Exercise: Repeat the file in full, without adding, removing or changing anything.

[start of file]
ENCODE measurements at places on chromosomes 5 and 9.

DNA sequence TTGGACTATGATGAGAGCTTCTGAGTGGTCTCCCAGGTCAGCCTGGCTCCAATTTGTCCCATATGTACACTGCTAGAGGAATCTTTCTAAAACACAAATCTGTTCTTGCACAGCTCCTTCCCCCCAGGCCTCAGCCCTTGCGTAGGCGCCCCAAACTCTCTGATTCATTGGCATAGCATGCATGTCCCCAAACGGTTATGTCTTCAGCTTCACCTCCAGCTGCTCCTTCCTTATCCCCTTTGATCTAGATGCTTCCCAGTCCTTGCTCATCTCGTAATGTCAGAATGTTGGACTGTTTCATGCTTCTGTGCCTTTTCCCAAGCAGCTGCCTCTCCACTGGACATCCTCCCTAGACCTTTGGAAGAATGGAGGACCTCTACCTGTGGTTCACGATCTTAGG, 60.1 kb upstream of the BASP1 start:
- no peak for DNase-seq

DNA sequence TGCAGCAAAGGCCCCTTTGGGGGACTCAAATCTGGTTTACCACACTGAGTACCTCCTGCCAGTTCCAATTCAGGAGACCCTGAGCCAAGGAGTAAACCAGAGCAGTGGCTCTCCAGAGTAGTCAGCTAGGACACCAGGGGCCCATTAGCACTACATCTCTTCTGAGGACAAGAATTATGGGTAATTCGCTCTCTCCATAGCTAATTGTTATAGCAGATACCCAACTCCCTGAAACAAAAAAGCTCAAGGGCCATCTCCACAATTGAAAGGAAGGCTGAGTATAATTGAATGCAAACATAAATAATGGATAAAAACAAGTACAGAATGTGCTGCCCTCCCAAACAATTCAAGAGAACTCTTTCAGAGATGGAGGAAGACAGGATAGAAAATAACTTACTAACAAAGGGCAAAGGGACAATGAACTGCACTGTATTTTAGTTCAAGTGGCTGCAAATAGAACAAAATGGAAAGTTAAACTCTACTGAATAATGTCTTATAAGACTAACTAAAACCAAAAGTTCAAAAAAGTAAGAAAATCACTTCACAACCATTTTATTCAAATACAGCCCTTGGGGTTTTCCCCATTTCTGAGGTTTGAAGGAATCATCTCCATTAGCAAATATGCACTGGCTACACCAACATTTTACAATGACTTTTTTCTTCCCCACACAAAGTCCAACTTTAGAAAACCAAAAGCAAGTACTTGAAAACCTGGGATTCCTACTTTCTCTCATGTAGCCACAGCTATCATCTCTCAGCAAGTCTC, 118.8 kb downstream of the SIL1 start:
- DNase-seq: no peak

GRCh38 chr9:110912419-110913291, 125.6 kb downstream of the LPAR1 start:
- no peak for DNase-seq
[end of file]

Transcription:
ENCODE measurements at places on chromosomes 5 and 9.

DNA sequence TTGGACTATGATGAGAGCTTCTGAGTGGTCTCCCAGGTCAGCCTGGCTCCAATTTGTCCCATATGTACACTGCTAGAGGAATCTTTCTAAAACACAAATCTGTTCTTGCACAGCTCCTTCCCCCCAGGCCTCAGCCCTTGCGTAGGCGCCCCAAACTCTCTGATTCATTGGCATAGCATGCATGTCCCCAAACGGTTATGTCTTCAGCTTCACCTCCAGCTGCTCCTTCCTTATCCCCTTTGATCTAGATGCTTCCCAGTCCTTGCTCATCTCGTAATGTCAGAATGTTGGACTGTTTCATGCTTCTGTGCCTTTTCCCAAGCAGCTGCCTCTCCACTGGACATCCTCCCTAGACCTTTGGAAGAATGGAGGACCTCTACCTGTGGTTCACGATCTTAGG, 60.1 kb upstream of the BASP1 start:
- no peak for DNase-seq

DNA sequence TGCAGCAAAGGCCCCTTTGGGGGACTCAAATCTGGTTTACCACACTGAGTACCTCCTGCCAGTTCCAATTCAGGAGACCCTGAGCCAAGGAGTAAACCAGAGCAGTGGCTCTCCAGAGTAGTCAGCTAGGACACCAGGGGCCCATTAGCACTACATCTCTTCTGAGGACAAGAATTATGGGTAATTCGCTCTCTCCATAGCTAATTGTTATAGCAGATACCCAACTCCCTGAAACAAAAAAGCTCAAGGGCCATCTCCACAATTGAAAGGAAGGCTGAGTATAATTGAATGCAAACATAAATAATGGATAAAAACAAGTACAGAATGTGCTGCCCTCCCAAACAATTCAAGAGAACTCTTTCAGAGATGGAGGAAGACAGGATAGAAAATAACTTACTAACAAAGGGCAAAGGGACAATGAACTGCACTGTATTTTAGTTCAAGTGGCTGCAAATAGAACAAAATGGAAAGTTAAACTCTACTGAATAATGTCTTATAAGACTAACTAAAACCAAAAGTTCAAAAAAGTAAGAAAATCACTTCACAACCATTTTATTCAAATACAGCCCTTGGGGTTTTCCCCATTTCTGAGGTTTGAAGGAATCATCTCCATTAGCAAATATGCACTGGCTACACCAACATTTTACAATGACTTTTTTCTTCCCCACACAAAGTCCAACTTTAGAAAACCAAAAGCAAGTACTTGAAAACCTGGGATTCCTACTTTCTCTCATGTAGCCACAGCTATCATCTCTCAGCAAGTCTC, 118.8 kb downstream of the SIL1 start:
- DNase-seq: no peak

GRCh38 chr9:110912419-110913291, 125.6 kb downstream of the LPAR1 start:
- no peak for DNase-seq